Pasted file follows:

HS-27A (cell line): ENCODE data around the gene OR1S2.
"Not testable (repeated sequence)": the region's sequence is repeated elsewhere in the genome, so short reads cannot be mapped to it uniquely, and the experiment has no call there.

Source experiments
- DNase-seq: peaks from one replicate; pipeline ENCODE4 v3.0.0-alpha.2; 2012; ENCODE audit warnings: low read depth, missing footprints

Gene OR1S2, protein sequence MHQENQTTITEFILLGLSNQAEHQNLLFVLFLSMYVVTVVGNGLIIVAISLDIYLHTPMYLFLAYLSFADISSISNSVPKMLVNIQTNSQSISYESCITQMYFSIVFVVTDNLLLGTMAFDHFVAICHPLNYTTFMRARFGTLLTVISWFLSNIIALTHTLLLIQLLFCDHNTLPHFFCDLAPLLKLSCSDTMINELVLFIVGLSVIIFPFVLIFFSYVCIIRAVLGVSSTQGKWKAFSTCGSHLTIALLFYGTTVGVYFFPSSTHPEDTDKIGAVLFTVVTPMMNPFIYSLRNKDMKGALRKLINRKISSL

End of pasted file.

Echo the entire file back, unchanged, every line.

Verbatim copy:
HS-27A (cell line): ENCODE data around the gene OR1S2.
"Not testable (repeated sequence)": the region's sequence is repeated elsewhere in the genome, so short reads cannot be mapped to it uniquely, and the experiment has no call there.

Source experiments
- DNase-seq: peaks from one replicate; pipeline ENCODE4 v3.0.0-alpha.2; 2012; ENCODE audit warnings: low read depth, missing footprints

Gene OR1S2, protein sequence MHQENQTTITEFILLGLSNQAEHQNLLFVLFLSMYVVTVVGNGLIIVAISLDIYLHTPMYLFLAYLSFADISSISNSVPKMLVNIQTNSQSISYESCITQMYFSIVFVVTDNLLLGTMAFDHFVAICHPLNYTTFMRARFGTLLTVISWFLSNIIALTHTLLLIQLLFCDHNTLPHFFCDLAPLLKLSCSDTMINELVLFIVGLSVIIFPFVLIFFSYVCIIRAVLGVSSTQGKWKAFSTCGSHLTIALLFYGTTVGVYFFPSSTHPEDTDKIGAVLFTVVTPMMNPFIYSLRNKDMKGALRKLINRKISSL